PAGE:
Diplomacy Between the Wars is a detailed inside story of diplomacy seen through the careers of five remarkable career diplomatists. Here is a unique and authentic picture of practical diplomacy and its effect during periods of international crisis which shaped the twentieth century. These were not the statesmen and politicians who dominated the international stage but practical diplomats with long experience, linguistic competence, deep knowledge of the local conditions, history, culture and of the people of the countries where they served. George Liebmann also brings acute political awareness to the subject.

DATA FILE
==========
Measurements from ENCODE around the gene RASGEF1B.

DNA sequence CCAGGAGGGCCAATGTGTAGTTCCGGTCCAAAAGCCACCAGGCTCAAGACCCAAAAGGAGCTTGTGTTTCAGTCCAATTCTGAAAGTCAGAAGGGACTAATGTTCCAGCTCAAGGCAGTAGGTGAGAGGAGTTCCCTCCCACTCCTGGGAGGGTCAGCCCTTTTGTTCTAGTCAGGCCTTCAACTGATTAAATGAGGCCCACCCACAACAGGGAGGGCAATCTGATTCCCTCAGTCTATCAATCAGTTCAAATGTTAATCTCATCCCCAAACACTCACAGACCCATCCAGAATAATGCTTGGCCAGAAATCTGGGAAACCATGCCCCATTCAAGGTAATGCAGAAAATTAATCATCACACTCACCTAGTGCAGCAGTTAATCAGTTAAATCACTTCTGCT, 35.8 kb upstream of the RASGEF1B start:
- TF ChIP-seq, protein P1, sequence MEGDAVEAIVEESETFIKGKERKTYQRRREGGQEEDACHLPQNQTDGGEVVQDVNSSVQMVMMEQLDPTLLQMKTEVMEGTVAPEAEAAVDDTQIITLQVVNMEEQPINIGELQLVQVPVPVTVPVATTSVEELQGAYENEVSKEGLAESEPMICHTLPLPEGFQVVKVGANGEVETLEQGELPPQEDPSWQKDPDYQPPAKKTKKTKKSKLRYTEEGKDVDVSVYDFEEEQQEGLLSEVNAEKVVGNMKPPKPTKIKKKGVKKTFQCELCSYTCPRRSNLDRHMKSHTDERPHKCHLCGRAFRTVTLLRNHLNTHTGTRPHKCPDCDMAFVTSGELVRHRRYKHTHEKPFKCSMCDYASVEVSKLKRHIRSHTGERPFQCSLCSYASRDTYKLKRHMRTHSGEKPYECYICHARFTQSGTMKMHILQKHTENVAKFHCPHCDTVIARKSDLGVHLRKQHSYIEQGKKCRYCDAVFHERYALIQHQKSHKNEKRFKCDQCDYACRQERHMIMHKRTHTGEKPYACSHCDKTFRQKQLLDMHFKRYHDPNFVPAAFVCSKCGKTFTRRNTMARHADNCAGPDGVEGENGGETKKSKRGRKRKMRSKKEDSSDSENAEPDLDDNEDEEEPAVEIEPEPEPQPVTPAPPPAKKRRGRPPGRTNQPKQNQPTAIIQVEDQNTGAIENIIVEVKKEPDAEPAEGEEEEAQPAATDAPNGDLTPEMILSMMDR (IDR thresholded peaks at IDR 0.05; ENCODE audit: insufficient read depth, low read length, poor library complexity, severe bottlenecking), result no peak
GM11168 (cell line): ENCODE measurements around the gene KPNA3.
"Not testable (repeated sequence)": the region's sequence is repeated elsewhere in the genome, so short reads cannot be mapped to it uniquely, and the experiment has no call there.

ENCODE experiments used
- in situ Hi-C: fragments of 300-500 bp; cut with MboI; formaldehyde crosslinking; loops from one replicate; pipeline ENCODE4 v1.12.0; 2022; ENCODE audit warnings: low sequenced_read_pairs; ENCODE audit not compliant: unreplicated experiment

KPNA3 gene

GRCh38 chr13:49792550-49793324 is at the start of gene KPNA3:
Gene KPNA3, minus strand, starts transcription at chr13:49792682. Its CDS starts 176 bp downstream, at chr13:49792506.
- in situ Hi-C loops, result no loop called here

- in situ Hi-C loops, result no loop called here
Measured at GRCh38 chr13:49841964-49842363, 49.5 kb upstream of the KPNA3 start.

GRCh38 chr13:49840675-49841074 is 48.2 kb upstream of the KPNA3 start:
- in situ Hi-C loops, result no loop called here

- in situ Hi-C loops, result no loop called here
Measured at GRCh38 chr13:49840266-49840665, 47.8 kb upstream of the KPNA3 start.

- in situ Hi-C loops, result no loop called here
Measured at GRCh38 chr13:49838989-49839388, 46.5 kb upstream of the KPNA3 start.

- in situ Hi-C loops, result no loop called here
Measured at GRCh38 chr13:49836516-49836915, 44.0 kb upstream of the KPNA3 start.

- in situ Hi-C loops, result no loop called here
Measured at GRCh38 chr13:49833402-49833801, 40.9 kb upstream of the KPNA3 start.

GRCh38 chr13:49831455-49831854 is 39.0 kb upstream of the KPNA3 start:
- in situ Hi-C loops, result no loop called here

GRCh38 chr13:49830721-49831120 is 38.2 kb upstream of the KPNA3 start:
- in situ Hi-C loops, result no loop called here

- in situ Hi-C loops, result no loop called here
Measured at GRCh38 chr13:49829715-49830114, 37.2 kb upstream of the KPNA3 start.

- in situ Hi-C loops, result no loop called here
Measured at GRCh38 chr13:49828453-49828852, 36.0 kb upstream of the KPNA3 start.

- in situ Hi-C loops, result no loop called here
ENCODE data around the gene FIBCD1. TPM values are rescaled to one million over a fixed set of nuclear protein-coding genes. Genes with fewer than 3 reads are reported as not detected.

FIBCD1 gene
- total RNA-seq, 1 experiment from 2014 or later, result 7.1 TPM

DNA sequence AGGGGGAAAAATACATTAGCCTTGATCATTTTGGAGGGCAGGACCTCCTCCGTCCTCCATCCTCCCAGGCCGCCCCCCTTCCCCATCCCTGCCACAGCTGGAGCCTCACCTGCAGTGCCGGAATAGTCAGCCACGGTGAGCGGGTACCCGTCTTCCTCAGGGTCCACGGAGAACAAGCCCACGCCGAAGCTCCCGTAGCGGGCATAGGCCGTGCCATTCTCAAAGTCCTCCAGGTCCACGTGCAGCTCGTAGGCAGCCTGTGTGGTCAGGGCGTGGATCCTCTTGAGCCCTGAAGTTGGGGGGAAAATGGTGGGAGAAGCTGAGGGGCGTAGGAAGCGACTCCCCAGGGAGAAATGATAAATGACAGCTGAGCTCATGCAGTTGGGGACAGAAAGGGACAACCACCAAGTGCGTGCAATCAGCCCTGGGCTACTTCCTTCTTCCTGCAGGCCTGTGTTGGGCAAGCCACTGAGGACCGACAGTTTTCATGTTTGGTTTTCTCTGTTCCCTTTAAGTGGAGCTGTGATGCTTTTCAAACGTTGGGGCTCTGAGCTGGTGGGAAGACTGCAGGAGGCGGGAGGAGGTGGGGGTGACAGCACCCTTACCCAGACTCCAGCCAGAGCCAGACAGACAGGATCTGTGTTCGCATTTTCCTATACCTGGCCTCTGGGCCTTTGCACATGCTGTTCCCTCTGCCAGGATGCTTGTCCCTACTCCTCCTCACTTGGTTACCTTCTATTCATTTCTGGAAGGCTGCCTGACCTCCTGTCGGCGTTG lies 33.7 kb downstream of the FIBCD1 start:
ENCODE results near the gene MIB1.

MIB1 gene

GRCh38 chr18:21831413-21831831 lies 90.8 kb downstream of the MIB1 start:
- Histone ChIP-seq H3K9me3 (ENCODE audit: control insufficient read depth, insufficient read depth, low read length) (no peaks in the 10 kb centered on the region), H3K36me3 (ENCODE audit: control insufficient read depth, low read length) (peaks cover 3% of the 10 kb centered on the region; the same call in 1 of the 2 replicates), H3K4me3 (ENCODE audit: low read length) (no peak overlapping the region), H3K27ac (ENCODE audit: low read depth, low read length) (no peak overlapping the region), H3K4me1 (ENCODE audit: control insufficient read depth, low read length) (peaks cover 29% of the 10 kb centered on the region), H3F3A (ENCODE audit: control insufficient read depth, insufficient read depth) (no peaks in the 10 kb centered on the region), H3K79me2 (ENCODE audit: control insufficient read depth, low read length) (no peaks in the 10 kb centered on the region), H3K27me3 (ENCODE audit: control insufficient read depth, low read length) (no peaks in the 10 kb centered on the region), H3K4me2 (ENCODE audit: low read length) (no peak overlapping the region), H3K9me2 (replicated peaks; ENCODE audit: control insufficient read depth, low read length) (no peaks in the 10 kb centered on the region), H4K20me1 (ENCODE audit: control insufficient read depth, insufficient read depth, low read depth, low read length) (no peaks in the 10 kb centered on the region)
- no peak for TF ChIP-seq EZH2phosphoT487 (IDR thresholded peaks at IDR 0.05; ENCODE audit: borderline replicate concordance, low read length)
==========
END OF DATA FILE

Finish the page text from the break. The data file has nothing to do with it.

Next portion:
The achievements of these diplomats--often unsung during their careers and gleaned largely from history books--were considerable and a monument to practical, professional diplomacy. Lewis Einstein was influential in demonstrating the central role--and its control--of finance and credit in modern wars and urging massive US economic assistance to Europe and after World War II providing the intellectual underpinnings of the Marshall Plan; Sir Horace Rumbold's work was vital in avoiding war between Great Britain and Turkey and in warnings of the dangers of Hitler; Johann von Bernstorff opposed Germany's `naval militarism', supported a negotiated end to the First World War and peaceful revision of the Treaty of Versailles; Count Carlo Sforza urged restraint on Italy's territorial ambitions and tolerance for former Fascists and Communists; and Ismet Inonu kept Turkey out of war, preserved her national interest at the Treaty of Lausanne and maintained friendship with the great powers. He worked for religious toleration and the limitation of dictatorship in Ataturk's secular Turkish Republic.